Who’s the sharper sniper: Jeff Chan or Marcio Lassiter?

The San Miguel Beermen and Rain or Shine Elasto-Painters are probably really sick of each other already. For the third straight conference, SMB and ROS are meeting again in the semifinals, and, for the third straight time, Rain or Shine will try not to be on the business end of San Miguel’s boot.

The Beermen were responsible for eliminating the Painters in the 2015 Governors’ Cup semis, 3-1. SMB repeated that feat in the 2015-2016 Philippine Cup semis, 4-2. Now coach Yeng Guiao takes another swing at the team that has broken the Painters’ hearts more times than they care to admit, and they better win else they strike out, which means they’ll probably have to change their team in a big way moving forward (BTW, Tropang TNT needs to do that as well).

Aside from bad blood and payback, however, another interesting aspect of this series will be the showdown at shooting guard between two of the country’s best snipers: SMB’s Marcio Lassiter and ROS’s Jeff Chan.

Both are among the league’s deadliest three-point bombers, making a combined 5.6 triples per game, and both are on the Gilas 4.0 pool as the consensus top two choices to split the time at shooting guard for coach Tab Baldwin. Needless to say, how they fare against each other may serve as a barometer of how this series can go.

Let’s see how they stack up in terms of their Commish Cup numbers:

Marcio: 15.0ppg, 4.3rpg, 3.2apg, 1.0spg, 3.4 triples per game, 43.1 3pt%, 40.9 FG%

Jeff: 13.6ppg, 3.0rpg, 1.7apg, 2.2 triples per game, 41.8 3pt%, 48.4 FG%

If we’ll base it purely on stats, it seems Marcio is clearly ahead of Jeff. The Fil-Am scores more, rebounds more, has more assists, hits more threes, and is flatly more efficient.

There’s a caveat, though, and it’s minutes per game. Marcio has averaged 37.2 minutes per game so far this conference, while Jeff only plays a little more than 22 minutes on the floor. Given that disparity, this is how their comparative stats would look like per 40 minutes of action:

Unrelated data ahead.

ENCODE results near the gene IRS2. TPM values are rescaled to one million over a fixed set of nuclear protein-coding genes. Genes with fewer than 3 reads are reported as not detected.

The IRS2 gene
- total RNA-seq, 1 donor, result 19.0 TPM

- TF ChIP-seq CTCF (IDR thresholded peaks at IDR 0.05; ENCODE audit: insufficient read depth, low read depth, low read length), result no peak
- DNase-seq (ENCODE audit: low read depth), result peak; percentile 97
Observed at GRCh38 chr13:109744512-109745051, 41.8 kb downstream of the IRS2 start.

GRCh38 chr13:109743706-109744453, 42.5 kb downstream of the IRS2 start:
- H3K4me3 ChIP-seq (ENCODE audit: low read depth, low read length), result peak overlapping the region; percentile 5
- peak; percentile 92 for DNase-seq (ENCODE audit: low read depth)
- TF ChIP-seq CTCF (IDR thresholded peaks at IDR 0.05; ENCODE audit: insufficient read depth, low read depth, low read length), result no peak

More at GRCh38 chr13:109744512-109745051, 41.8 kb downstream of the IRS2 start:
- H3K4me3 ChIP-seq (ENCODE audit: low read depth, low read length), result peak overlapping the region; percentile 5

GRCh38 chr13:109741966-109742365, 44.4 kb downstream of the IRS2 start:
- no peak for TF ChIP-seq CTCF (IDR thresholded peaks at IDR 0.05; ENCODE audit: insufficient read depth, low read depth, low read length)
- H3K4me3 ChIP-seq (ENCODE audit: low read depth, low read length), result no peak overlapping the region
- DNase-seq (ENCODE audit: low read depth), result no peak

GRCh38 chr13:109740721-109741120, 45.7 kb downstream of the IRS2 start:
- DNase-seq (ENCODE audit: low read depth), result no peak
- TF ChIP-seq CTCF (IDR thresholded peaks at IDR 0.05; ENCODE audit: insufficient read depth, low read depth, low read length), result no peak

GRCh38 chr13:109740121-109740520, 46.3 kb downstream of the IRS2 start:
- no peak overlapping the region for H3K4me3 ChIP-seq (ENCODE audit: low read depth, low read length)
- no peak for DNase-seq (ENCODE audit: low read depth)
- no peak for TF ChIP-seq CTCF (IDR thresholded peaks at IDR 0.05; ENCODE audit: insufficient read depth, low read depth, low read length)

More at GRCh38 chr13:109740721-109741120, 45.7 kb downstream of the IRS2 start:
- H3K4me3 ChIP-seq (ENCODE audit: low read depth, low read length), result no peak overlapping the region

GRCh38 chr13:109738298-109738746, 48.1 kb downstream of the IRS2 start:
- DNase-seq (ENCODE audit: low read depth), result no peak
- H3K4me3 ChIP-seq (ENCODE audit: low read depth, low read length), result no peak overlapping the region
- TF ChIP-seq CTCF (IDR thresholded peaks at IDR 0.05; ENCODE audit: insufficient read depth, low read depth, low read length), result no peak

Marcio: 16.1pts, 4.6rebs, 3.4asts, 3.7 triples per 40 minutes

Jeff: 24.1pts, 5.3rebs, 3.0asts, 3.9 triples per 40 minutes

Wow. See the difference?

In theory, if Marcio and Jeff played the same amount of minutes, Jeff should leave Marcio in the dust. In reality, however, is that what we’ve seen this season every time the Beermen face off against the Painters?

Not really.

In terms of head-to-head match-ups this season (8 games so far), here are their stats:

Marcio: 15.3ppg, 4.3rpg, 2.0apg, 2.8 triples per game, 41.5 3pt%, 44.4 FG%

Jeff: 11.1ppg, 1.9rpg, 1.7apg, 1.4 triples per game, 32.4 3pt%, 43.5 FG%

What’s on paper and in theory isn’t always what happens in reality, and this is what we see here. Marcio is 4 years younger than Jeff, and the former can afford to play a lot more minutes. He can effectively contribute more for the Beermen, while Chan, despite being limited by his playing time, won’t necessarily put up big numbers just because he’ll get more minutes. When ranged against each other, Marcio has proven to have the edge probably because coach Yeng is forced to throw more than one defender at the former Cal St.-Fullerton player. Marcio can hurt teams in many ways, and ROS has to adjust to that. That means the Painters have to sacrifice Jeff’s offense so they put other wingmen in to try and put the clamps on Marcio — guys like Jericho Cruz, Chris Tiu, or Jireh Ibañes.

It’ll be interesting to see how things transpire when these two super shooting guards play against each other in this series. Marcio is the player who is more active on both ends of the floor, and he certainly possesses the more varied skill-set. Chan, though, can lean on his tons more experience to come up big when it counts the most. The FEU alum may not be as athletic or as versatile as Marcio, but the Negros native has made a living sinking all-important shots in crunch time.

If I had a gun to my head, I’d pick Marcio over Jeff, unless, of course, I could play Jeff for 40 minutes without having to mind the fact he’s already 33 years old. – By Enzo Flojo

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